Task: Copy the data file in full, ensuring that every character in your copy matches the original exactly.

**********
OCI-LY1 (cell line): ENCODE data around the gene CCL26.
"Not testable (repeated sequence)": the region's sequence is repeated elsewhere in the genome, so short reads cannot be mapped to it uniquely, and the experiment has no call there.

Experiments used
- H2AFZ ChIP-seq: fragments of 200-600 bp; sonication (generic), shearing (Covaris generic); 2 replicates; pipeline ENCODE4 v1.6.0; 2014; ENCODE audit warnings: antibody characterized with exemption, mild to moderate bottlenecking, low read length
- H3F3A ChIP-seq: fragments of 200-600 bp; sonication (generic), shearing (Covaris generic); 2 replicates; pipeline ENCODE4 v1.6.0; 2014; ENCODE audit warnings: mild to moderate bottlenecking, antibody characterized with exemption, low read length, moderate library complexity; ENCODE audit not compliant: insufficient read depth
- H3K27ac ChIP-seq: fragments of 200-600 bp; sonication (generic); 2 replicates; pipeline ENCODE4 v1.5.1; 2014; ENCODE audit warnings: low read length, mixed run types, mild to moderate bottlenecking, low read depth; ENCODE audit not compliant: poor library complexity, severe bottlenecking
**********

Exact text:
OCI-LY1 (cell line): ENCODE data around the gene CCL26.
"Not testable (repeated sequence)": the region's sequence is repeated elsewhere in the genome, so short reads cannot be mapped to it uniquely, and the experiment has no call there.

Experiments used
- H2AFZ ChIP-seq: fragments of 200-600 bp; sonication (generic), shearing (Covaris generic); 2 replicates; pipeline ENCODE4 v1.6.0; 2014; ENCODE audit warnings: antibody characterized with exemption, mild to moderate bottlenecking, low read length
- H3F3A ChIP-seq: fragments of 200-600 bp; sonication (generic), shearing (Covaris generic); 2 replicates; pipeline ENCODE4 v1.6.0; 2014; ENCODE audit warnings: mild to moderate bottlenecking, antibody characterized with exemption, low read length, moderate library complexity; ENCODE audit not compliant: insufficient read depth
- H3K27ac ChIP-seq: fragments of 200-600 bp; sonication (generic); 2 replicates; pipeline ENCODE4 v1.5.1; 2014; ENCODE audit warnings: low read length, mixed run types, mild to moderate bottlenecking, low read depth; ENCODE audit not compliant: poor library complexity, severe bottlenecking